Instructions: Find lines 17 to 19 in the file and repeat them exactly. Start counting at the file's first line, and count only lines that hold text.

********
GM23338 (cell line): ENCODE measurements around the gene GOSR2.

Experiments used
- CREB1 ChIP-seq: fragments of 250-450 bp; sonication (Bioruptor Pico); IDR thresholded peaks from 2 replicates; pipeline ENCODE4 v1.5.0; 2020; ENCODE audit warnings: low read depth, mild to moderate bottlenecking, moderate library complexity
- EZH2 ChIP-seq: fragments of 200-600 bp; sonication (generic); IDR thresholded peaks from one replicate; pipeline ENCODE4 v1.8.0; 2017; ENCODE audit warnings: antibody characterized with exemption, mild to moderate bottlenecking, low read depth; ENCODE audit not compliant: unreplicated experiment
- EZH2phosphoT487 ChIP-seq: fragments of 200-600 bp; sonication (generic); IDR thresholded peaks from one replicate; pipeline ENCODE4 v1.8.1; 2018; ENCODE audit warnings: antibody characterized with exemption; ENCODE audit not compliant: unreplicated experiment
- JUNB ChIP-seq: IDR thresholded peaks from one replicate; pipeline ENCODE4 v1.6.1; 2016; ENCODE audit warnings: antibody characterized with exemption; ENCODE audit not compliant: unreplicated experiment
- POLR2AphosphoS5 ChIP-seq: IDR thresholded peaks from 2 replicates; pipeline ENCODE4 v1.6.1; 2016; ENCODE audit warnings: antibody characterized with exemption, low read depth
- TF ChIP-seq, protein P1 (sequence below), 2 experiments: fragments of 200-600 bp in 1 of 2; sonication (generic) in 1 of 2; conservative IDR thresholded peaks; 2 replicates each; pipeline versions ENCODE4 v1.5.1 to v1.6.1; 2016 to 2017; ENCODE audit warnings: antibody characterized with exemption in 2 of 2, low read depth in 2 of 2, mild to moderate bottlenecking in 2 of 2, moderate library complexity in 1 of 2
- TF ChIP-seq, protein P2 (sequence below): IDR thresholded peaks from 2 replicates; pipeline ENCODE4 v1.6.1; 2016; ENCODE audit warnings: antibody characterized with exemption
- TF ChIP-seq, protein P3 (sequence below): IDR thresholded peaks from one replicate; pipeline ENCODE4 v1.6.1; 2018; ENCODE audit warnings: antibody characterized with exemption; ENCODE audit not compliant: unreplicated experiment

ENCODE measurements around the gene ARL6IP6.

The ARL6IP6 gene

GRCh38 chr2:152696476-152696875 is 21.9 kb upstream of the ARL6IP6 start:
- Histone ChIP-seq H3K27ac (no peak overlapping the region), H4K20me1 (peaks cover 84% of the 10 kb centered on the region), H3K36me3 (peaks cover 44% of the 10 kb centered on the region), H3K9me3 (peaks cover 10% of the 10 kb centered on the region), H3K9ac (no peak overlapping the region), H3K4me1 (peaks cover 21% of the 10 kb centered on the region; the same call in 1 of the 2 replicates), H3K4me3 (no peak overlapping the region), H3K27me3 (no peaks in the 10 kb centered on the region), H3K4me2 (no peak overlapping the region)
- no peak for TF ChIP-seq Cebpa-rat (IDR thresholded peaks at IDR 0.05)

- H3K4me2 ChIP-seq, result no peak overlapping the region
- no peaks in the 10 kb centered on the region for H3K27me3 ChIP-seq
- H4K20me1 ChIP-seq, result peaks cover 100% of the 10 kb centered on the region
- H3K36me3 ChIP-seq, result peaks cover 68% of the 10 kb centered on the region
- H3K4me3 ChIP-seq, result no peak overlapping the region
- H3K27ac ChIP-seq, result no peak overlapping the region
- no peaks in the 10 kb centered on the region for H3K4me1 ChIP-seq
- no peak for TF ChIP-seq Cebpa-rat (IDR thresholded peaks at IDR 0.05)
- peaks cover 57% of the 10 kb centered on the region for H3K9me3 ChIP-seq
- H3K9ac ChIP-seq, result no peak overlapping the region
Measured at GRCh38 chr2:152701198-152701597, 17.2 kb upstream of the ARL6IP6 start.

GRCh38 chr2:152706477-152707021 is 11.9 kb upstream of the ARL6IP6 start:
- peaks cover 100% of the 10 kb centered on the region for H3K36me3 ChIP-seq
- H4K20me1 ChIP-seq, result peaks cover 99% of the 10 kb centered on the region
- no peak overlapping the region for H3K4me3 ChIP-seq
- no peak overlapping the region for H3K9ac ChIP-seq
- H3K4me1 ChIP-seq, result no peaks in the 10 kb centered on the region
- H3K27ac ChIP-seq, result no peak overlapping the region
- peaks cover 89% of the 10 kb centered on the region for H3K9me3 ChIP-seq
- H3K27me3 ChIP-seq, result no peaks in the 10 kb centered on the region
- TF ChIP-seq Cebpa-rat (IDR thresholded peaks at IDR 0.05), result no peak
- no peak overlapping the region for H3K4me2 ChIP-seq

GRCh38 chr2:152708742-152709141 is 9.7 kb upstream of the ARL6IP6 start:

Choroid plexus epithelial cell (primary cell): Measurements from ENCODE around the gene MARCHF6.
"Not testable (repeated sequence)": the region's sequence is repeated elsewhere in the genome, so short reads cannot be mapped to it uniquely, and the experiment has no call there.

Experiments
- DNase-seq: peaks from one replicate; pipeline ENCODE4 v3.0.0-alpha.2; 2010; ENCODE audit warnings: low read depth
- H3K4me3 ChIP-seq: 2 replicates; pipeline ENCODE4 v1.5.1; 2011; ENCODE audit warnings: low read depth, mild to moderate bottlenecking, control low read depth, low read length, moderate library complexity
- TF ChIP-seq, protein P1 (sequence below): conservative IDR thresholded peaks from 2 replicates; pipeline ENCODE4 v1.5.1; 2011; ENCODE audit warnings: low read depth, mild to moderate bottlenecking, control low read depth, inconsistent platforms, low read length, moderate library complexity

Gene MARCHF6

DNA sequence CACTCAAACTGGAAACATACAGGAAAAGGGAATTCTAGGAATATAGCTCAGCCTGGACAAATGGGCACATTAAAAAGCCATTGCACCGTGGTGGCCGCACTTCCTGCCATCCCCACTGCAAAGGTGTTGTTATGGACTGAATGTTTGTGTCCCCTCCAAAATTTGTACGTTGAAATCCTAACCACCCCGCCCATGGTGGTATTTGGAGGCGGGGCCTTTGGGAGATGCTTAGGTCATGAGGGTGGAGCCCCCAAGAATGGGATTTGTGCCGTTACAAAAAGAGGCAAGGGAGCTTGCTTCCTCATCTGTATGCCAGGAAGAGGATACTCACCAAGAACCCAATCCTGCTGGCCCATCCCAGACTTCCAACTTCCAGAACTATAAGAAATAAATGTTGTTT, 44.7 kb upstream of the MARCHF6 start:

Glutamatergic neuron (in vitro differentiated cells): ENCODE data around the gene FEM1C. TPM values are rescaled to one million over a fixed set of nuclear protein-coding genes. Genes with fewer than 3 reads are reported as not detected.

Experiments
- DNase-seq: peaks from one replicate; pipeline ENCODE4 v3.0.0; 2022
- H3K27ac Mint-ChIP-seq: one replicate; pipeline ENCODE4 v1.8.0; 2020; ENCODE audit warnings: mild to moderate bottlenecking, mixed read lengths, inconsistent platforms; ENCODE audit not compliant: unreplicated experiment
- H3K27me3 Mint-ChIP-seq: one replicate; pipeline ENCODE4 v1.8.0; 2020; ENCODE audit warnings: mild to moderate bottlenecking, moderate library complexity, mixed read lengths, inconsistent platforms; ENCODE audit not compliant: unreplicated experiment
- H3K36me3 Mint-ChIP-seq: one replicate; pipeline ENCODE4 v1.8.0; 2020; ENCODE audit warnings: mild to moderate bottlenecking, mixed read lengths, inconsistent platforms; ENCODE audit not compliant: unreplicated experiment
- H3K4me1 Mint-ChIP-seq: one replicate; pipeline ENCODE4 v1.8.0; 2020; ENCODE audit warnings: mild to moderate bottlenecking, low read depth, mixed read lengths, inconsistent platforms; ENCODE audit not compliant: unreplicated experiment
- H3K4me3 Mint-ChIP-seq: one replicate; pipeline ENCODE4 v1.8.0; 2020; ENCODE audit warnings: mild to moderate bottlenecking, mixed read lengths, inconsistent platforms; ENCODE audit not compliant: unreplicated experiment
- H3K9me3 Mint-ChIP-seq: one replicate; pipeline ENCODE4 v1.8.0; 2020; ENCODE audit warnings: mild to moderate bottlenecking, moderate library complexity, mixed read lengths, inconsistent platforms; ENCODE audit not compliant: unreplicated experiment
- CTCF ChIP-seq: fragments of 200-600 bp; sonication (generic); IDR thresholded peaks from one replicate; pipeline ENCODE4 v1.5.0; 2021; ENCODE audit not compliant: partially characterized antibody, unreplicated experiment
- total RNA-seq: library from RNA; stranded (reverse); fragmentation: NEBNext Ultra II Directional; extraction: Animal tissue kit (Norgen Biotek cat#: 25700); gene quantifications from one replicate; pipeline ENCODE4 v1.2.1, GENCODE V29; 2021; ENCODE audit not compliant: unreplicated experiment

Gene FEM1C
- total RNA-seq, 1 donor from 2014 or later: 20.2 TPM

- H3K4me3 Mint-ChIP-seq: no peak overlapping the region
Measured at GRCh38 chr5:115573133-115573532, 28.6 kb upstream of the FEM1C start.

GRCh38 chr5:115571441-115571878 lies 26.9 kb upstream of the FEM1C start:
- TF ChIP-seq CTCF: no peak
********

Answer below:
- no peaks in the 10 kb centered on the region for H3K27me3 ChIP-seq
- H4K20me1 ChIP-seq, result peaks cover 100% of the 10 kb centered on the region
- H3K36me3 ChIP-seq, result peaks cover 68% of the 10 kb centered on the region